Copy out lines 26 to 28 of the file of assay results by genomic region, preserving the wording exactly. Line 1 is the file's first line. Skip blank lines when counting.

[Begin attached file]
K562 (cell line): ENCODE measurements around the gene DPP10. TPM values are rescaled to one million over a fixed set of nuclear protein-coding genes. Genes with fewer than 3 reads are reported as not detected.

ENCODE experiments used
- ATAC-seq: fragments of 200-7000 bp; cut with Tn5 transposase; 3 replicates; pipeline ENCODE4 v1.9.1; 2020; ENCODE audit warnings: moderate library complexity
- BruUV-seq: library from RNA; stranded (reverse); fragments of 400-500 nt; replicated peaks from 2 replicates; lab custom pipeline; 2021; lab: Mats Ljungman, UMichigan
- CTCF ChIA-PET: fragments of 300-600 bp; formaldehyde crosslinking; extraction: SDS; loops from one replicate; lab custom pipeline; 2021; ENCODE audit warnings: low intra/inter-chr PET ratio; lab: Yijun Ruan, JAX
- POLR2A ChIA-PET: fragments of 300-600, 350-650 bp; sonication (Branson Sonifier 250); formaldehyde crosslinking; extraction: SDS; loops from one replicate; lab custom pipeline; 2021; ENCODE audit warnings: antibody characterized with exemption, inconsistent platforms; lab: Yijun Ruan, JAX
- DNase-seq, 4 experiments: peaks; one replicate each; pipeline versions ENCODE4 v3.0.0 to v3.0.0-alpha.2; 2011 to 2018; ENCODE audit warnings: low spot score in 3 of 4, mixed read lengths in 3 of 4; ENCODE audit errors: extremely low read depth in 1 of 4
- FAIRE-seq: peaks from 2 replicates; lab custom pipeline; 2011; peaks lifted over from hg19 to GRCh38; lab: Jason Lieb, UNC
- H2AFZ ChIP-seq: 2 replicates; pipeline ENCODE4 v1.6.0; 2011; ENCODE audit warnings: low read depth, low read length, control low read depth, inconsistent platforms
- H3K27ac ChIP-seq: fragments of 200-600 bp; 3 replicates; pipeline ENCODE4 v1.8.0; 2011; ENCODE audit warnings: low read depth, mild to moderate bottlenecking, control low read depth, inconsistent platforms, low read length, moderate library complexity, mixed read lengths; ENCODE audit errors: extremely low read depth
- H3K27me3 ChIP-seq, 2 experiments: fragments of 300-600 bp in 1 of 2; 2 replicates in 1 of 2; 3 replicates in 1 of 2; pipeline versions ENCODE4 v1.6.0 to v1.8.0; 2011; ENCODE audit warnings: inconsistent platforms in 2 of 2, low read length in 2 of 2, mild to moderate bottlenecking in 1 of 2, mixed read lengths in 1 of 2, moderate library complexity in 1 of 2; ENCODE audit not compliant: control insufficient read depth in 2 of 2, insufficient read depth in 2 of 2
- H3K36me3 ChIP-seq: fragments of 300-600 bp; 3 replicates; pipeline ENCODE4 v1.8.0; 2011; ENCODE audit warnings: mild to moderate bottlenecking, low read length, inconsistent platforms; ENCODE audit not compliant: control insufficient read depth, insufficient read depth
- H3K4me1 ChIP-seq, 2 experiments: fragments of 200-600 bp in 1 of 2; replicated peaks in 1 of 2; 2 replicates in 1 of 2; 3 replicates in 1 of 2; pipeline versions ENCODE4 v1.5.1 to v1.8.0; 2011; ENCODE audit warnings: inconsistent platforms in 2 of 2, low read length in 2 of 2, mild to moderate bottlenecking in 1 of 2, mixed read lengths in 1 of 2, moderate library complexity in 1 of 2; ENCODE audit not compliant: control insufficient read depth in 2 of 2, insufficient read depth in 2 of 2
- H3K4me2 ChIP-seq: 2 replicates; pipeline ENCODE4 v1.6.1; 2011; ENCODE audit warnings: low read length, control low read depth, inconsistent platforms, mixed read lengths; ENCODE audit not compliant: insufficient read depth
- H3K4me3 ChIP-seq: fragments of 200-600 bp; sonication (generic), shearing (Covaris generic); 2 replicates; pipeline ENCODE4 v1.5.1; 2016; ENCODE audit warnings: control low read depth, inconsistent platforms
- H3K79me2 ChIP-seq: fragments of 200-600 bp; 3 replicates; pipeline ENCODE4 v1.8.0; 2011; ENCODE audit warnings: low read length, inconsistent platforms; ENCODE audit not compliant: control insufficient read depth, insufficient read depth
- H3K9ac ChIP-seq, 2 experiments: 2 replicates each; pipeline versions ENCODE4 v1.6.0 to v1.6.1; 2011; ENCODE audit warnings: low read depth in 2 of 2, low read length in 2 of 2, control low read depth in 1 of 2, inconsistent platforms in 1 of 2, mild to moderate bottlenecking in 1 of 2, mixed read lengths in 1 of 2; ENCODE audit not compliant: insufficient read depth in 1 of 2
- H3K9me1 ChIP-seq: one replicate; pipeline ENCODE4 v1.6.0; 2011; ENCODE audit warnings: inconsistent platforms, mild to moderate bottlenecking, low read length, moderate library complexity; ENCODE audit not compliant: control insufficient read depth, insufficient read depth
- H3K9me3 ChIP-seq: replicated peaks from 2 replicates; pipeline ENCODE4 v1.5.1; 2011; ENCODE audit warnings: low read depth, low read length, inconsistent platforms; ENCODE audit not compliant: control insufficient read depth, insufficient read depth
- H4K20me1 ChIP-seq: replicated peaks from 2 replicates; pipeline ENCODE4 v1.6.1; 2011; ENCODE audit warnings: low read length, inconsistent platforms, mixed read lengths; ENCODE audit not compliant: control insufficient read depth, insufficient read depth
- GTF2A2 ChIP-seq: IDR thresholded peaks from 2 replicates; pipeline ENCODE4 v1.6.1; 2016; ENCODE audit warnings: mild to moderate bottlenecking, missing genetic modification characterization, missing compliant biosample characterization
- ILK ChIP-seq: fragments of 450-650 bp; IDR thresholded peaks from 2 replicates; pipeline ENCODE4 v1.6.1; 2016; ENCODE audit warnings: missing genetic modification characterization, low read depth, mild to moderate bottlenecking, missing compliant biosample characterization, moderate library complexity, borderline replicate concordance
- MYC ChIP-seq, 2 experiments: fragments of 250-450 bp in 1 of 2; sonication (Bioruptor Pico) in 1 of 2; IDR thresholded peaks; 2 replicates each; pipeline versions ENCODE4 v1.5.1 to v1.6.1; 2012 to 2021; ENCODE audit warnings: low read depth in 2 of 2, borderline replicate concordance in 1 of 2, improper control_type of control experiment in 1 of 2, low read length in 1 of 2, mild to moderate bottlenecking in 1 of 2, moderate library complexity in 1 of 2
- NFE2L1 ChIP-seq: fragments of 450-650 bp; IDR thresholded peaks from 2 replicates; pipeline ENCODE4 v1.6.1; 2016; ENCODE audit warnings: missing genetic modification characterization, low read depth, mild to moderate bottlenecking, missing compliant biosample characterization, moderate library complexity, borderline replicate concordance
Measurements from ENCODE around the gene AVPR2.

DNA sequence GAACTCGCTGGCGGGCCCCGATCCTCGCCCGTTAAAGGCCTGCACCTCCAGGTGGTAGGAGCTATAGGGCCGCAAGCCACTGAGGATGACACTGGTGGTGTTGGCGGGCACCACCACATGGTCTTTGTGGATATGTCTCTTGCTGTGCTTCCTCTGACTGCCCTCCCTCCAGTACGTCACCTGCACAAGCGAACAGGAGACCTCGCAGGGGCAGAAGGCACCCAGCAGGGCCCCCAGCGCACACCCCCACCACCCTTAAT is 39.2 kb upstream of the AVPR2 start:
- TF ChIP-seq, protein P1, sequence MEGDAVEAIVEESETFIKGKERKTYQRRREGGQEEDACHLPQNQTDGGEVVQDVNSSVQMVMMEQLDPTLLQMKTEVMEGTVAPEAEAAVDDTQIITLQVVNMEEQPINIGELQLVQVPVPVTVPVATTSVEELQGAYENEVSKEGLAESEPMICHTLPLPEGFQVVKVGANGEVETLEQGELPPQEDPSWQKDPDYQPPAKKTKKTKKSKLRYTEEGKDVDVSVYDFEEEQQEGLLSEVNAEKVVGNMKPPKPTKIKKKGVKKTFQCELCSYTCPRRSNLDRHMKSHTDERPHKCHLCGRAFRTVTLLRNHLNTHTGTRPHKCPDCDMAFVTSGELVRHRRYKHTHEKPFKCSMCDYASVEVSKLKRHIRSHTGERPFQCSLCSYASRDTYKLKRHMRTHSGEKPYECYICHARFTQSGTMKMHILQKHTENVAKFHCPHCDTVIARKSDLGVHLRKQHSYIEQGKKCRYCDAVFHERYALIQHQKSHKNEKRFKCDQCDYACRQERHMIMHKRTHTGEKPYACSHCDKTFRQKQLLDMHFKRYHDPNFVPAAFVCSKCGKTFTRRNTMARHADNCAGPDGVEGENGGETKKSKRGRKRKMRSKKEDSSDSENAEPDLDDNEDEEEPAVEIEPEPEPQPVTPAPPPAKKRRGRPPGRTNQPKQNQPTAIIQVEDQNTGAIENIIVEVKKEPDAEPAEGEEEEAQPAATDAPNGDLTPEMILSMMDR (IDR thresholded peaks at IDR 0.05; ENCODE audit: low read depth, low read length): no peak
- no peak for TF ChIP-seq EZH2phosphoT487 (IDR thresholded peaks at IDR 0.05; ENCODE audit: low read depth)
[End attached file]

DNA sequence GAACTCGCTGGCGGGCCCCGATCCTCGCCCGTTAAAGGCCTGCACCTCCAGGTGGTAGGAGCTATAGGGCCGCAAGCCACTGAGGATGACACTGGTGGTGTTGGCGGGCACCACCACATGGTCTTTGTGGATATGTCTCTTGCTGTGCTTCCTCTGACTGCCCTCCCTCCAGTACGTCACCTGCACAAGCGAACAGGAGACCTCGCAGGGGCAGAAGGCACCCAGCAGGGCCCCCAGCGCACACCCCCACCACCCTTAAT is 39.2 kb upstream of the AVPR2 start:
- TF ChIP-seq, protein P1, sequence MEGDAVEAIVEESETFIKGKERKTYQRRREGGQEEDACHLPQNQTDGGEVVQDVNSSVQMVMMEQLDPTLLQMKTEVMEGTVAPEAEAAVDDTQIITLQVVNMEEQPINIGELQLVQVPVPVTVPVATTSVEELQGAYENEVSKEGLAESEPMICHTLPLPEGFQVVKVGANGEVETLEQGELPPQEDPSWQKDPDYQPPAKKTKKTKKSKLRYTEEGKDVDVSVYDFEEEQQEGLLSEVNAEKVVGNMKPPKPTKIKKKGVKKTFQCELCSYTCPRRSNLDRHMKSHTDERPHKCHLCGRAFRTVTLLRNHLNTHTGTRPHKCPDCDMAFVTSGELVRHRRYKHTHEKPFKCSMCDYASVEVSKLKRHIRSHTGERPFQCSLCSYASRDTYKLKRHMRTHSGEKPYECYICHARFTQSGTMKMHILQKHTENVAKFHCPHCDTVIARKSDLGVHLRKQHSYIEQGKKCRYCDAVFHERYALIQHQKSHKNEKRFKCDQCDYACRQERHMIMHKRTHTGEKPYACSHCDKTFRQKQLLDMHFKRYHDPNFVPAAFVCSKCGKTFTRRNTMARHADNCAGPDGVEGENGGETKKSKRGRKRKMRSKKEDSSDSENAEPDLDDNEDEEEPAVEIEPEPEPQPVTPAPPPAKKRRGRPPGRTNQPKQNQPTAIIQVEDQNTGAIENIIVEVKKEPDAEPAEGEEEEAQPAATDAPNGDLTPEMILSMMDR (IDR thresholded peaks at IDR 0.05; ENCODE audit: low read depth, low read length): no peak
- no peak for TF ChIP-seq EZH2phosphoT487 (IDR thresholded peaks at IDR 0.05; ENCODE audit: low read depth)